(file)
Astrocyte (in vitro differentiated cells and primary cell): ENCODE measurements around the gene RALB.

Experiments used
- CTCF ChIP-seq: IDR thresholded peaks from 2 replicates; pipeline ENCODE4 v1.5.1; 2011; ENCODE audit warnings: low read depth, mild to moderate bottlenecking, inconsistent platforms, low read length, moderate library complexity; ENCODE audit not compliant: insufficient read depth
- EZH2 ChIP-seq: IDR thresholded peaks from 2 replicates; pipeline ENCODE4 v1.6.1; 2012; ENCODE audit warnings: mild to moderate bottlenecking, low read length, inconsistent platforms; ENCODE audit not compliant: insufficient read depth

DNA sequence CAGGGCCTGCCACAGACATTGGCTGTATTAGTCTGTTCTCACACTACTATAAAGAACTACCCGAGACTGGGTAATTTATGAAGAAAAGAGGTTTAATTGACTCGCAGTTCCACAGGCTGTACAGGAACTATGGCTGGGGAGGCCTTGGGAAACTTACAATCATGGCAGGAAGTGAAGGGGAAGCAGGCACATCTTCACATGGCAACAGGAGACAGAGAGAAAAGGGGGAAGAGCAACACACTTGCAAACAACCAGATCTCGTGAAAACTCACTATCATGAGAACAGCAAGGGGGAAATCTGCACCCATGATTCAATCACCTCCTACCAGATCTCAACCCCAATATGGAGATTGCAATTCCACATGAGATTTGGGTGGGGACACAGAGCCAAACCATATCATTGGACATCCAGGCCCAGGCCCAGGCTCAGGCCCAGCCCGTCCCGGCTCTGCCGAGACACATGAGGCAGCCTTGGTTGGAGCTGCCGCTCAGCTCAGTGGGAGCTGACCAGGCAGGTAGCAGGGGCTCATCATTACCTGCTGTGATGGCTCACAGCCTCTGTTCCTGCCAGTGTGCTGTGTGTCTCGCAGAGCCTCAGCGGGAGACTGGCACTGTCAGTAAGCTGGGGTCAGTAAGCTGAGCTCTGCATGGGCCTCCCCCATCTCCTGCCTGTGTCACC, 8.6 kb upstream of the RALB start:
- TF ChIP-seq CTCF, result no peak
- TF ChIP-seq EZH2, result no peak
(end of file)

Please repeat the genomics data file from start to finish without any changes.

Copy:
Astrocyte (in vitro differentiated cells and primary cell): ENCODE measurements around the gene RALB.

Experiments used
- CTCF ChIP-seq: IDR thresholded peaks from 2 replicates; pipeline ENCODE4 v1.5.1; 2011; ENCODE audit warnings: low read depth, mild to moderate bottlenecking, inconsistent platforms, low read length, moderate library complexity; ENCODE audit not compliant: insufficient read depth
- EZH2 ChIP-seq: IDR thresholded peaks from 2 replicates; pipeline ENCODE4 v1.6.1; 2012; ENCODE audit warnings: mild to moderate bottlenecking, low read length, inconsistent platforms; ENCODE audit not compliant: insufficient read depth

DNA sequence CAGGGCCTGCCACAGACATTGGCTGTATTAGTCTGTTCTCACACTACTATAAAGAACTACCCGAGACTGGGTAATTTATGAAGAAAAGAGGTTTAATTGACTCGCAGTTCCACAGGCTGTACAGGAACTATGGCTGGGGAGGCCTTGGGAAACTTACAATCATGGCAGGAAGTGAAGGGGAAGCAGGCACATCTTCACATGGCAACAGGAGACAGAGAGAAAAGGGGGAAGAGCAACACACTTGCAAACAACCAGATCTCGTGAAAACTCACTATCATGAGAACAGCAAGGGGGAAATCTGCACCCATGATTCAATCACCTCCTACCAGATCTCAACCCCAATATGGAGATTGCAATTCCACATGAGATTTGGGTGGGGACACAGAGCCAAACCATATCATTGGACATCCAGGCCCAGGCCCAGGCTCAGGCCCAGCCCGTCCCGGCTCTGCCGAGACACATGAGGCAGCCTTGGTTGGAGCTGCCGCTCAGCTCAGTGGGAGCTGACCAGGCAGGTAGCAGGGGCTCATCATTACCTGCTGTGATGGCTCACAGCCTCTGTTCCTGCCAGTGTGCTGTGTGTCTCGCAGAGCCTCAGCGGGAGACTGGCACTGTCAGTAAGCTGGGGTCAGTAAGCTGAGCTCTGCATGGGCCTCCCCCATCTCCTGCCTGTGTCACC, 8.6 kb upstream of the RALB start:
- TF ChIP-seq CTCF, result no peak
- TF ChIP-seq EZH2, result no peak